The first thing you notice about the Audi e-tron Sportback 55 quattro S line is the rear-view mirrors. Or lack thereof.
Instead, there are streamlined cameras and 7-inch OLED screens in the door. They are roughly on the same eye line but it does take some getting used to. The added advantage is that the Sportback warns you if there are cars in that lane (with an orange warning). If it’s clear, you see the green indicator light. It’s a small thing, but it’s useful.

Make yourself at home
Once you’re inside, it’s what we’ve come to expect from this luxury car brand. The plush interior is all leather (including the seats) and chrome and has some clever usability features.
There are two touchscreens, which display either Apple’s CarPlay, Android Auto, or Audi’s own MMI interface. The bottom one often had the climate control interface as its default, which is very handy, especially during the mini hot patch we drove it. But it also cleverly works as an input screen – with either a keyboard or writing input – which I used to navigate and find 702’s FM frequency.
Dual touch screens
There is a slot in the reworked centre console that holds your phone vertically, but also a clever leather mount that lets your phone rest on it without sliding off.
There are also two of the newer USB-C charging ports, which give your devices juice at about three times the speed of the old square-shaped USB. I was rushing the first time I used it and my phone battery was a little flat, so I just plugged it in. This allowed me to simply use Bluetooth the next time (after the usual permissions prompts) and was an unexpected little useability bonus.
The Bang & Olufsen sound system with 3D sound was excellent, even if I mostly listen to Audible and news articles, but tested its mettle with amapiano. (For which I am grateful to Scrolla.Africa’s late Sizwe Sibiya for introducing me to).
Eyes on the road

I’m a big fan of a heads-up display which lets you see your speed while looking directly ahead. The main display, where the gauges and dials used to be, is also digital and thankfully has a prominent clock – another thing I am fond of always being able to see. The parking aids, including a 360-degree camera, are useful.
It took a while to work out where the charging ports were because Audi dispenses with the convention of putting them where the petrol cap used to be. Instead, they are cleverly positioned just in front of the front doors, one on each side for home AC charging or fast charging. Given the lack of an engine, the cables are stored in a case under the bonnet, or frunk as the front trunk is called in the US.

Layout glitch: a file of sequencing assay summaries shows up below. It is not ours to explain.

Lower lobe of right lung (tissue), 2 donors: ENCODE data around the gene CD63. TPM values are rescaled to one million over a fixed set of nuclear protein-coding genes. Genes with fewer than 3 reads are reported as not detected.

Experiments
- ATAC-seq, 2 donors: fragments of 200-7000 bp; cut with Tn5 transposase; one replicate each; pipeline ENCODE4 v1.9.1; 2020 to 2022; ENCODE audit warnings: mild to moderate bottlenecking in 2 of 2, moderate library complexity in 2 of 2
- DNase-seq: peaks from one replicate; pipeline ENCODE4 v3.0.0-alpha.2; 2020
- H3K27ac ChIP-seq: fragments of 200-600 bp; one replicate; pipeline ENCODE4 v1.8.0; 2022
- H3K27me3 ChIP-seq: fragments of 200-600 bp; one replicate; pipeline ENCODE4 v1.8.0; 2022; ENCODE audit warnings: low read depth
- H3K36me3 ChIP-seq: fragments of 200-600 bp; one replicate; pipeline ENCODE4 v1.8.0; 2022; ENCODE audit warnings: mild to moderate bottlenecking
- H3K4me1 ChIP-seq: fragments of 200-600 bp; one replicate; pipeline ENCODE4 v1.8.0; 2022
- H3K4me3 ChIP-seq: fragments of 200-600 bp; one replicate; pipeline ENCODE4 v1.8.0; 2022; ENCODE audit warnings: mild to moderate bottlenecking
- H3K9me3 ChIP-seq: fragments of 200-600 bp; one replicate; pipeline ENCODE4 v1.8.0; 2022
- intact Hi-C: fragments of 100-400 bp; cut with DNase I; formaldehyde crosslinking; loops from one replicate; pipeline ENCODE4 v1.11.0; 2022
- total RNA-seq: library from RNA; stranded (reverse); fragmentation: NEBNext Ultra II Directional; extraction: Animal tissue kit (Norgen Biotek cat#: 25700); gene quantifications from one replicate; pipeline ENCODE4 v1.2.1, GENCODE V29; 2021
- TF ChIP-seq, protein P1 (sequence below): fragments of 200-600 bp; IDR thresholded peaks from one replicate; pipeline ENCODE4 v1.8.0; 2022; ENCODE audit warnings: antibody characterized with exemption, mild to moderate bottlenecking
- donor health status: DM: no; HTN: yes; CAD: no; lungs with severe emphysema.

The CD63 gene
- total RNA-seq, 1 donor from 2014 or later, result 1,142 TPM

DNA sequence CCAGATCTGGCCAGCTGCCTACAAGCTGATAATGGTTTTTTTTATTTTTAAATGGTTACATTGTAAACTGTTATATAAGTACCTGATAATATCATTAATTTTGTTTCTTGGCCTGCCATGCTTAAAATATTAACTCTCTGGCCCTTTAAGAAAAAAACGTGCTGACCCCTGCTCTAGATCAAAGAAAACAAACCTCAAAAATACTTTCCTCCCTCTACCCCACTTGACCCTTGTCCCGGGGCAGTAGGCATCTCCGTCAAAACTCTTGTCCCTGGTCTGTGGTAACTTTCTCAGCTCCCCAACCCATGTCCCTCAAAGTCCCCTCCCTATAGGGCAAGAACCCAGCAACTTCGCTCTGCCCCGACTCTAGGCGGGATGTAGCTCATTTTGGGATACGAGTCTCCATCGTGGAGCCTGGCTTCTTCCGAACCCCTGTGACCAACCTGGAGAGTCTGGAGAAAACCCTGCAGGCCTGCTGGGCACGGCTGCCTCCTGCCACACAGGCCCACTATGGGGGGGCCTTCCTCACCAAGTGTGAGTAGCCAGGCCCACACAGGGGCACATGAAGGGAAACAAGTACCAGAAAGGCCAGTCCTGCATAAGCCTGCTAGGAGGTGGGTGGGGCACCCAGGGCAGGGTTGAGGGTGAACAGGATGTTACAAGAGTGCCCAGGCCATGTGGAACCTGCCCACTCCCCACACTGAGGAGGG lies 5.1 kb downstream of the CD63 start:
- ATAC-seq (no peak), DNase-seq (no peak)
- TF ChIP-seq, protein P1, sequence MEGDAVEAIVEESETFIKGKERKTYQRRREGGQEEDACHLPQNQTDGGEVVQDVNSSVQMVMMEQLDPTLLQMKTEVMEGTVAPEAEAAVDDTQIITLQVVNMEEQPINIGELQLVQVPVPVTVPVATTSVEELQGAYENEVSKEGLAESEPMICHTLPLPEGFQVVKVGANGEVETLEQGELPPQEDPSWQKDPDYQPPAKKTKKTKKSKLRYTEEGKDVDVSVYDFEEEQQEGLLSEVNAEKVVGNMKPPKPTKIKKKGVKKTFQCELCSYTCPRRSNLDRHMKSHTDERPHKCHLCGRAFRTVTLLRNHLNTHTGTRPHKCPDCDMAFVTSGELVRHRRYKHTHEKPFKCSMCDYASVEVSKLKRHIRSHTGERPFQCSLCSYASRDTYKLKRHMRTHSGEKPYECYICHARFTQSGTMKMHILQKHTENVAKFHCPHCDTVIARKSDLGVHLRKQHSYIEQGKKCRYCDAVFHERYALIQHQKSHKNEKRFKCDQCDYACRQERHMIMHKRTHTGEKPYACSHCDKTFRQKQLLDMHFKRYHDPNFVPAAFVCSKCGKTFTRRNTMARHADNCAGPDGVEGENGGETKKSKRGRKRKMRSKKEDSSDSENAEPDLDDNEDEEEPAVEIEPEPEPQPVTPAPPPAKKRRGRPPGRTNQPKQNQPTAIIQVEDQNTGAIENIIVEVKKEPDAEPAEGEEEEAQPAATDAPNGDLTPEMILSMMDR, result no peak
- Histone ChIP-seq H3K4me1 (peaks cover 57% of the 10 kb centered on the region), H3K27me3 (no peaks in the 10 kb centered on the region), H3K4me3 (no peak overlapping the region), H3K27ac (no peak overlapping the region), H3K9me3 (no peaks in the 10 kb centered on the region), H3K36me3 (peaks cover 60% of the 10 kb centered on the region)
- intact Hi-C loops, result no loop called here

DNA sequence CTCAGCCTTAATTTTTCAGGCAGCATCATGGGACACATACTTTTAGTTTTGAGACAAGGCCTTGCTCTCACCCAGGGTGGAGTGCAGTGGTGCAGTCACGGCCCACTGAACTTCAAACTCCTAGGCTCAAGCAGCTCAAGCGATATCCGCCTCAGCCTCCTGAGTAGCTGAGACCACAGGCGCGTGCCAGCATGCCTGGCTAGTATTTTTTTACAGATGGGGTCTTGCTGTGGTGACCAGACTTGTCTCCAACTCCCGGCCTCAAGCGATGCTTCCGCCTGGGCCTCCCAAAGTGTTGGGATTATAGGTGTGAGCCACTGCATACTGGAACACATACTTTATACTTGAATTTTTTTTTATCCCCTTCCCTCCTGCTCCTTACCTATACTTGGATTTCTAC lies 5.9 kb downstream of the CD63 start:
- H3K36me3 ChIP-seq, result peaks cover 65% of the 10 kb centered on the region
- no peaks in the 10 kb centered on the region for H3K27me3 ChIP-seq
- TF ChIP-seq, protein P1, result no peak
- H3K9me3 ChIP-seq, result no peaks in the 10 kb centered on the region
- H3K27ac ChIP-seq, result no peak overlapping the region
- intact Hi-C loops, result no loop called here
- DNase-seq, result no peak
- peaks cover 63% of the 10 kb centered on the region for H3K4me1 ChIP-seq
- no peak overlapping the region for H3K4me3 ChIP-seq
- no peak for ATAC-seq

The drivey bits
This brings me to the actual car technology. The Audi e-tron Sportback 55 quattro S line model Stuff reviewed — starting at R2,115,000 — has a 95kW battery and a 300kW maximum output. It has a range of up to 380km, a top speed of 200 km/h and gets to 100km/h in 5.7 seconds. I tried, but I didn’t time myself.
The drive itself was a pleasure. The car handles well, has tight control with the steering wheel and gusty power when you need it – which in South Africa often means overtaking a slower-driving taxi.

Read More: You can now charge your Audi e-tron at home for free (kinda)

I liked that the automatic gearchange only has reserve and drive – via a newly designed control in the centre console that you either push backwards or forwards. Audi could make the indication of this brighter, or another colour because it was hard to read in daylight, so I had to check on the driver’s dashboard to confirm I was in gear. The chrome strips on the console also reflect just badly into the drivers’ eyes if you have the sunroof’s darkened inner cover pulled back. Not hard to fix, but avoid that chrome finish if you can.
Charging port and home charger
The energy use seemed fair and I only had to charge the car once or twice while I had it for five days – from a newly installed plug in my garage that connects to the Eskom grid and bypassed our home solar system. It wasn’t particularly fast, as an AC plug, and makes the installation of a home charging system a must. Because my wife and I have been on a solar system for over a year, this is the first EV I have tried to charge at home. I have always popped into shopping centres and dealerships to use their superchargers. It’s no longer viable to buy an electric car without a fast charging station. Stuff is busy researching these, but most carmakers will sell you something that works with their vehicles.
Being so familiar with Audi helps. I drove an A3 Sportback for six or seven years and my wife drives a Q3. The e-tron EV is a great upgrade to this premium brand of car.


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